As the U.S. trucking industry voiced its concern over the influx of thousands of Mexican trucks and drivers being allowed to operate within its borders, only nine Mexican motor carriers have obtained U.S. operating authority since the beginning of the U.S. Mexico Cross Border Trucking Pilot Program more than two years ago.
As of January 2013, these nine carriers were operating 17 commercial vehicles with a total of 20 drivers and had entered the United States 1,411 times with one carrier being responsible for 994 of those crossings.
Under the Federal Motor Carrier Safety Administration’s Safety Measurement System (SMS), carriers receive roadside inspections which are entered into the SMS which allows the FMCSA to identify unsafe carriers, prioritize for possible intervention and to monitor those carriers to see if their safety and compliance problems are improving. Under the cross border program, Mexican carriers are also subjected to these inspections.
As of January 2013, out of these nine authorized Mexican carriers, the highest vehicle out-of service rate received was 27% and the average driver out-of-service rate received was 5%. Compared to the U.S. with 2012 data, the average vehicle out-of-service rate was 20.8% and the average driver out-of-service rate was 4.9%.
The Compliance, Safety, Accountability (CSA) is an FMCSA initiative to improve CMV safety based on seven basics:
- Unsafe Driving
- Hours of Service (HOS) Compliance
- Driver Fitness
- Controlled Substance and Alcohol
- Vehicle Maintenance
- Hazardous Materials (HM) Compliance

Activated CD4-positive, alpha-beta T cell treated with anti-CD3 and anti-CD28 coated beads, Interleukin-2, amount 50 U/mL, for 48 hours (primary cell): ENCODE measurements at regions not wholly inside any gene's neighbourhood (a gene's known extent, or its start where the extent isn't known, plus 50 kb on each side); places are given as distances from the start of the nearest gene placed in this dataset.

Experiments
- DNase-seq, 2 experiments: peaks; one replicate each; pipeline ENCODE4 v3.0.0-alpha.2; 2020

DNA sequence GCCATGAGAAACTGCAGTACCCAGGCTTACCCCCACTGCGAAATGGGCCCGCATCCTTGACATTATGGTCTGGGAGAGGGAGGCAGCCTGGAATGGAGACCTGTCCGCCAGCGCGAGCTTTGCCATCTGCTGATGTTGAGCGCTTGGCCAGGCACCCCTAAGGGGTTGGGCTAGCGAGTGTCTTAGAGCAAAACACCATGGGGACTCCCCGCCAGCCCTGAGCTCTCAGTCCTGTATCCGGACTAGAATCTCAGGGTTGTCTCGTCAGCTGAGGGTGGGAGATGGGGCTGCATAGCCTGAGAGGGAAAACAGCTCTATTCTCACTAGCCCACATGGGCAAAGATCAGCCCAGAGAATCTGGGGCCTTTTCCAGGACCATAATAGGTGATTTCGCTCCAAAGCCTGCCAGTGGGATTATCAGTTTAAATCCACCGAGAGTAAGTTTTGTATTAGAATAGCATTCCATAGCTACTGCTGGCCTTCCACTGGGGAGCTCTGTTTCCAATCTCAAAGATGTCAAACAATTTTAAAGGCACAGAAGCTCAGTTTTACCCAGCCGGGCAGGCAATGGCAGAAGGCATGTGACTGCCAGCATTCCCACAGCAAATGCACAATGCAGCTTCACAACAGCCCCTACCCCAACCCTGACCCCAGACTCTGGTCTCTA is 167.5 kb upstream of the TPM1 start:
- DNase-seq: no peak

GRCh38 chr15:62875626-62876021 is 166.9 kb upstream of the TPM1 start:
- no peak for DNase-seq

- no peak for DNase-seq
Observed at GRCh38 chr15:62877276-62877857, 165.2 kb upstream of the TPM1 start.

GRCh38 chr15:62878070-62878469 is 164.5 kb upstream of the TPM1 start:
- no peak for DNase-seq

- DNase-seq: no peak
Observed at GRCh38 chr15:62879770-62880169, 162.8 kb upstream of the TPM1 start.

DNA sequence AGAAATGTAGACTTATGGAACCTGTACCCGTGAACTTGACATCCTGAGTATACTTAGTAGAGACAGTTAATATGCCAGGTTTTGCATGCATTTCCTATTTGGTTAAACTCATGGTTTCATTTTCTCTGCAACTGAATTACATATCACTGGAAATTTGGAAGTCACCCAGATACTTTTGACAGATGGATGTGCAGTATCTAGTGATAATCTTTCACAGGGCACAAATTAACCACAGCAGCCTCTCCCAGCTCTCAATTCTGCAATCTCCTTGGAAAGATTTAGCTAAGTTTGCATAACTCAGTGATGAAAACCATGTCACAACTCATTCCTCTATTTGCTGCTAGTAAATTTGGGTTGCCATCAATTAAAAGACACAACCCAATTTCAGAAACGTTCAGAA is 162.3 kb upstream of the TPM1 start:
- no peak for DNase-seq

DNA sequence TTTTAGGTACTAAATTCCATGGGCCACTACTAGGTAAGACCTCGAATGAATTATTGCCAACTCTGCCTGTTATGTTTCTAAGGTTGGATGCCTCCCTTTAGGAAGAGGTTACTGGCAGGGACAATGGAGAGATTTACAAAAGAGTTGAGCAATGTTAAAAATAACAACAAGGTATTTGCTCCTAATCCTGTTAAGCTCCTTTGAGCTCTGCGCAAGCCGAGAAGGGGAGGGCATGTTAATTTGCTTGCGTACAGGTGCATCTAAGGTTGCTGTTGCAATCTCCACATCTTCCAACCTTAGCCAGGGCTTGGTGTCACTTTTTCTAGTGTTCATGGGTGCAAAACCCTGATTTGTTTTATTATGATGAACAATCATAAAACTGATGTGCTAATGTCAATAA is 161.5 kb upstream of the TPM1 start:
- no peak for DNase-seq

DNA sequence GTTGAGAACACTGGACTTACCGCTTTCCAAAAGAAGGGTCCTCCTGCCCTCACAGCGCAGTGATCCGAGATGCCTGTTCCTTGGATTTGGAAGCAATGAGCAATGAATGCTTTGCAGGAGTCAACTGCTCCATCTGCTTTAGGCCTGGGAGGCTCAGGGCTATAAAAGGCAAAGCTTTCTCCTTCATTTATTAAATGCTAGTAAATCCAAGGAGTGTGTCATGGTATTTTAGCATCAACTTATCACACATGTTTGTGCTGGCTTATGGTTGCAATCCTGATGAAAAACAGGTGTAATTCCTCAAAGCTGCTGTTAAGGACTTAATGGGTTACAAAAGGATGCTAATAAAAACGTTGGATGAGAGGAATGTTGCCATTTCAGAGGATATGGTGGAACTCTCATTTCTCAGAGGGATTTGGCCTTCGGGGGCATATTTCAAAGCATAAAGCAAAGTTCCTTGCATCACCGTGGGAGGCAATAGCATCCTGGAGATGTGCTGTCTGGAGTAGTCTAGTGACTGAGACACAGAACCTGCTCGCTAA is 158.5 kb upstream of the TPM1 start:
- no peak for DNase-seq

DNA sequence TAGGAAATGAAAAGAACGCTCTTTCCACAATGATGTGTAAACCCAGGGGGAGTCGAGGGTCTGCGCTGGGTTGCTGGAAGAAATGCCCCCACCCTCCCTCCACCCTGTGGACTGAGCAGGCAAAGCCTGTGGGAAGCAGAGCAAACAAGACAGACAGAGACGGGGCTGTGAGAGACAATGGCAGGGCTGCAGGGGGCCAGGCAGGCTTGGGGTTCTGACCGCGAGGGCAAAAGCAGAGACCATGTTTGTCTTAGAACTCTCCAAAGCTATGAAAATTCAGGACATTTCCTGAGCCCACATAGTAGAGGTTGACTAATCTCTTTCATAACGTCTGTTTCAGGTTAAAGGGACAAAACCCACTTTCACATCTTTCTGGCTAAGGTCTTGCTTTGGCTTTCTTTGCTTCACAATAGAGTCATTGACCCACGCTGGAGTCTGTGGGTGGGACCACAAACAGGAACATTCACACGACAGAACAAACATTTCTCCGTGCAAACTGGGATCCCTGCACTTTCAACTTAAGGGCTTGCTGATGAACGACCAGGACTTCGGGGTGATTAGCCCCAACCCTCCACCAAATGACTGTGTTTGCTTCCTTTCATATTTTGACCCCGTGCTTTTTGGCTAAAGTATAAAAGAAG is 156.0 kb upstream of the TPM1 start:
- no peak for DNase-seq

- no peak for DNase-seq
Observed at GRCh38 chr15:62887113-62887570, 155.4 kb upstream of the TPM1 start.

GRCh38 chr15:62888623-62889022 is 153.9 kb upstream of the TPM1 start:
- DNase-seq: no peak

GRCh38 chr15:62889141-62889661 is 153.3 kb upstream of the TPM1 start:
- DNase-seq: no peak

- Crash Indicator
Many within the U.S. trucking industry voiced their concerns over the pilot program by explaining that it would open the door to tens of thousands of Mexican trucks and drivers operating unsafe vehicles into the country; a direct violation of the fifth CSA basic.
Although all nine carriers have been in violation of the Vehicle Maintenance basic, it is largely from inoperative lights to improper brake adjustments with five carriers violating the HOS rules, three carriers with violations within the Driver Fitness basic and one carrier violating the CSA basic of Unsafe Driving.
One carrier in particular, GCC TRANSPORTE SA DE CV, is the most operational carrier out of the nine with 994 U.S. crossings and having received a vehicle out-of-service rating of 27%. However, this carrier’s most violated CSA basic may not be what you think.
With a driver out-of-service rate of 0%, GCC TRANSPORTE SA DE CV was also the carrier with the one Unsafe Driving violation which consisted of going 6-10 miles per hour over the posted speed limit. Although it is also coming dangerously close to exceeding the intervention threshold under the Vehicle Maintenance basic, this carrier has actually crossed the FMCSA’s threshold for the Driver Fitness basic.
The general intervention threshold for the Driver Fitness is 80% and as of January 2013, this carrier had reached 83.4%, raising a red flag to the FMCSA. The Driver Fitness basic pertains to the operation of CMVs by drivers who are unfit to operate a CMV due to lack of training, experience, or medical qualifications under the FMCSR Parts 383 and 391.
After a total of 2,896 driver inspections and 1,747 vehicle inspections, GCC TRANSPORTE SA DE CV, which operates eight vehicles and eight drivers, received a total of 67 violations under the Driver Fitness with 64 of those violations shown as the CMV being operated by a Non-English speaking driver.
FMCSR §391.11(b)(2) outlines the general qualifications for CMV drivers and clearly states:
“A person is qualified to drive a motor vehicle if he can read and speak the English language sufficiently to converse with the general public, to understand highway traffic signs and signals in the English language, to respond to official inquiries, and to make entries on reports and records.”
At this point it is clear that the U.S. trucking industry’s fear of being overtaken by thousands of Mexican trucks fell short of realism and the top CSA violation by the nine carriers thus far has nothing to do with “dangerous” equipment on our interstate system but instead, sending up to eight drivers into the United States in violation of a Federal Motor Carrier Safety Regulation pertaining to the English language.